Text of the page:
- The Man in the Iron Mask is the immediate sequel (and only sequel) to The Three Musketeers
- The Man in the Iron Mask is an action-packed romp that ends with the good guys winning one last heroic battle against unbelievable odds
- The character of ‘the man in the iron mask’ is the central focus of the novel
None of these things are true, so lets start sorting out the truth from the Hollywood myths shall we?
1. The d’Artagnan Romances, as the series is properly called, consists of the following novels.
- The Three Musketeers
- Twenty Years After
- The Vicomte of Bragelonne: Ten Years Later (Which is further broken up into three volumes:
- The Vicomte de Bragelonne
- Louise de la Vallière
- The Man in the Iron Mask)
Another two novels, The Son of Porthos (or the Death of Aramis) and D’Artagnan Kingmaker were written after Dumas’ death by Paul Mahalin, under the pen name “Alexandre Dumas”. Are you learning something yet? I didn’t know any of this until I was half-way through the book!
2. The Man in the Iron Mask is mostly about political intrigues, and an awful lot of the novel consists of people writing letters to each other, selling compromising letters from/about their political rivals to their political allies and making pointed digs about their political rivals whenever they think it might make the king like them more. Quite often these political machinations occur over meals, while walking or riding in uninhabited forests, or in the King’s private chambers just before bed-time.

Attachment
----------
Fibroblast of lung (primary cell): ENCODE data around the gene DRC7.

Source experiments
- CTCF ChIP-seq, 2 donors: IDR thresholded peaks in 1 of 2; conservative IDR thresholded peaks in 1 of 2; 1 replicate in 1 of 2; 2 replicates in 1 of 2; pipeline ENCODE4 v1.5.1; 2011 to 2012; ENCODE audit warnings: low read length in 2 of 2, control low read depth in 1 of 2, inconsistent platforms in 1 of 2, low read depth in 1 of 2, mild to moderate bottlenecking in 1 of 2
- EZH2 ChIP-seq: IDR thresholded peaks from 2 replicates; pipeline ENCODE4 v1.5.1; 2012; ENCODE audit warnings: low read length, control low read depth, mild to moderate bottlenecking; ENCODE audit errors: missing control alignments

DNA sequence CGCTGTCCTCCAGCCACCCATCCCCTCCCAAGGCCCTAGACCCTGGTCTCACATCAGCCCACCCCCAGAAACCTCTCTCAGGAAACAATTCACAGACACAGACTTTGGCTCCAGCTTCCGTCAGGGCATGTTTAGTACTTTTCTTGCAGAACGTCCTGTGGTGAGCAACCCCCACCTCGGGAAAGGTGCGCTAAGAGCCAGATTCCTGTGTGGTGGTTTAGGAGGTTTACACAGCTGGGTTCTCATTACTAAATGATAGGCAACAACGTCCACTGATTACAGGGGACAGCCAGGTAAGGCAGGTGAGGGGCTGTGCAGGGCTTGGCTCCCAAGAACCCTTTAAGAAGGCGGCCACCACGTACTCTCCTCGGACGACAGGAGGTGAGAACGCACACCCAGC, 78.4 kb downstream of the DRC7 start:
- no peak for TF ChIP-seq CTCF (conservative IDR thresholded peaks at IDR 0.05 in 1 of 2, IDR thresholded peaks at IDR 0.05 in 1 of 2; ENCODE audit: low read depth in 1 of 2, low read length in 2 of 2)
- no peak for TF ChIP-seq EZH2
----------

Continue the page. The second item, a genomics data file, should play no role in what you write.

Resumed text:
The four musketeers (Athos, Porthos, Aramis and d’Artagnan) have limited communications between one another, but they are all very old men, and only Porthos and Aramis spend any large portions of the novel together. I don’t recall a single scene where all four are together in the same place at the same time. As far as I can remember, Athos raises a sword only once, to break it in protest at the King’s behaviour. There are a few action scenes involving the others, mostly towards the end of the novel and *spoiler alert* just about everyone dies.
3. These action scenes have little if anything to do with ‘the man in the iron mask’ (Phillipe) who appears briefly about 150 pages in to the (480 page) novel, has a slightly larger part to play around the middle (from about page 250 onwards), but is almost completely forgotten 150 pages before the end. Contrary to the Hollywood version, there is no triumphant second rescue and successful substitution for King Louis XIV, who is not quite as evil in the book as he was made out to be in the film. Instead most of the action is related to the arrest of the King’s finance minister (Fouquet), who stole a large sum of money from the royal coffers at some point before the novel began. This arrest then leads to the hunt for Aramis and Porthos, who brought in Phillipe in an attempt to protect the Fouquet, and are charged with treason because of it.
I guess the most important question, now I’ve got all that out of the way, is did I enjoy the book? Yes, and No. It took me a very long time to get into the story (about 150 pages actually) and then with NaNo I barely read any over November. I read about 200 pages yesterday, and the last 100 or so today, so I suppose you could say the ending was certainly able to keep my attention, but it wasn’t what I was expecting. Thank you Hollywood, for making a movie that was better than the book – although the only thing the two have in common are the title and the main characters…